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  • Administrative matters: visas and permits
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International Community West Flanders

There are certain formalities you need to go through before leaving for Belgium. Depending on your country of nationality, some may not be necessary:

  • You must have a valid passport or ID card issued by your country of nationality (for citizens of some countries, an identity card will suffice). Make sure that your passport is valid for the length of your stay or at least for a reasonable time after your arrival. This will save you any additional inconvenience.
  • Some nationalities are required to have a visa to enter Belgium. You can get one from the Belgian embassy or the consulate responsible for your place of residence.
  • In some cases, employees must also have a work permit in Belgium; self-employed persons need a professional card.
visas and permits
Passports and visas

Belgium is a member of the Schengen Agreement. For EU and EFTA (Iceland, Liechtenstein, Norway, and Switzerland) citizens, an officially approved ID card (or a passport) is sufficient for entry. In no case will they need a visa for a stay of any length. Citizens of countries outside the EU, and other than those mentioned above, need a passport and should check whether they need a visa for Belgium before travelling to the country.

Always check if your passport is valid for the period of your travel, if not longer. Acquire any visas you need in advance. Obtaining a visa or renewing a passport can take time. It's always a good idea to carry a copy of documents with you, including traveller's checks and prescriptions, and leave a copy at home where they are accessible by a family member or friend. Keep the originals and copies separate. An extra set of passport-size photos can also be useful.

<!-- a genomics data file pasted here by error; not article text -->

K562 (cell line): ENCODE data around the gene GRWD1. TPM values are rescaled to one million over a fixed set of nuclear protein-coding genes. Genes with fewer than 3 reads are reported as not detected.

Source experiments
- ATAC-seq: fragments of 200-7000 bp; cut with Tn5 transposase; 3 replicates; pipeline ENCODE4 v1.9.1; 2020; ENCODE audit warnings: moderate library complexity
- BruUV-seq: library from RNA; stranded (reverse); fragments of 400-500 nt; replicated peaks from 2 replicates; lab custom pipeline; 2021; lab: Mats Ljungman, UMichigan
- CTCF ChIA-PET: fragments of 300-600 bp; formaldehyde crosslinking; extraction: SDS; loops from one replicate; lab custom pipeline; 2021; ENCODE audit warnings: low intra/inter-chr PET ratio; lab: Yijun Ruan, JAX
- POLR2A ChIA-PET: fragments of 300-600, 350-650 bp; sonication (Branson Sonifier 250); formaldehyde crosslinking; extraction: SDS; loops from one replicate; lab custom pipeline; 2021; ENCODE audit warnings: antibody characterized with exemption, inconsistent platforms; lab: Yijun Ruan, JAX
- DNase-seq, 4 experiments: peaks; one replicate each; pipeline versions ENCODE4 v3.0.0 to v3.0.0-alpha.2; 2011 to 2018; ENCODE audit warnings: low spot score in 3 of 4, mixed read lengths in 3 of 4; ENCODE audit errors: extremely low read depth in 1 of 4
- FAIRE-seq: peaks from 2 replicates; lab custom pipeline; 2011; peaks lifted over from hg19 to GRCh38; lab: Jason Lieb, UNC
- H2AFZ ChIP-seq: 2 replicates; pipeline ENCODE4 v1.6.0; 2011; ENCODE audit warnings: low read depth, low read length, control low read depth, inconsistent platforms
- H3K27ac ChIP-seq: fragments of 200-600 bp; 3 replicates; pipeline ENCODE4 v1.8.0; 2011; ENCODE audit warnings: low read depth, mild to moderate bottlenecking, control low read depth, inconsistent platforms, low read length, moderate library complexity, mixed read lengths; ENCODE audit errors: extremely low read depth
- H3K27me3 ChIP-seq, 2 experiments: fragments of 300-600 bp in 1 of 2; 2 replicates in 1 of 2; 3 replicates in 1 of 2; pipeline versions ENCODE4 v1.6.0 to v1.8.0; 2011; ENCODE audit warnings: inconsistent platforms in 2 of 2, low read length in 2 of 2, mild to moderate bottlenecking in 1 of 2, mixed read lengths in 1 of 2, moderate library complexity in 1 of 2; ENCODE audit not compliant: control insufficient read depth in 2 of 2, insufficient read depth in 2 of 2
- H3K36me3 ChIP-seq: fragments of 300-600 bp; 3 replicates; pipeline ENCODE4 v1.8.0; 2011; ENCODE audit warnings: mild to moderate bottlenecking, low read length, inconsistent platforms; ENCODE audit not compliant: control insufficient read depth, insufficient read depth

Long-stay Visa (Residency)

If you are planning to stay in Belgium for more than 90 days you should check with the consulate or at the FPS Foreign Affairs website whether you need a long-stay visa or not. You must apply for a long-stay visa at the appropriate consulate or embassy in your country of residence and must have the visa stamped in your passport before travelling. Visas cannot be obtained or changed once you’re in Belgium.

To apply for a long-stay visa, you’ll need a passport that’s valid for at least 12 months plus some or all of the following documents:

  • a legalised birth certificate (i.e. with apostille) and translation for each member of your family;
  • legalised (apostille) copies of marriage or divorce certificates with translations, as applicable;
  • a medical certificate from an approved doctor (the consulate or embassy will give you a list);
  • the completed application form(s);
  • passport-type photos (one to six or more, depending on the circumstances);
  • a work permit (if you’re planning to work) or evidence that your employer has applied for a work permit for you;
  • evidence of eligibility to practise your trade in the country (if you’re self-employed, a journalist or in some other regulated profession) or a professional card, which serves as a work permit for some self-employed trades;
  • a police report (sometimes called a ‘certificate of good conduct’);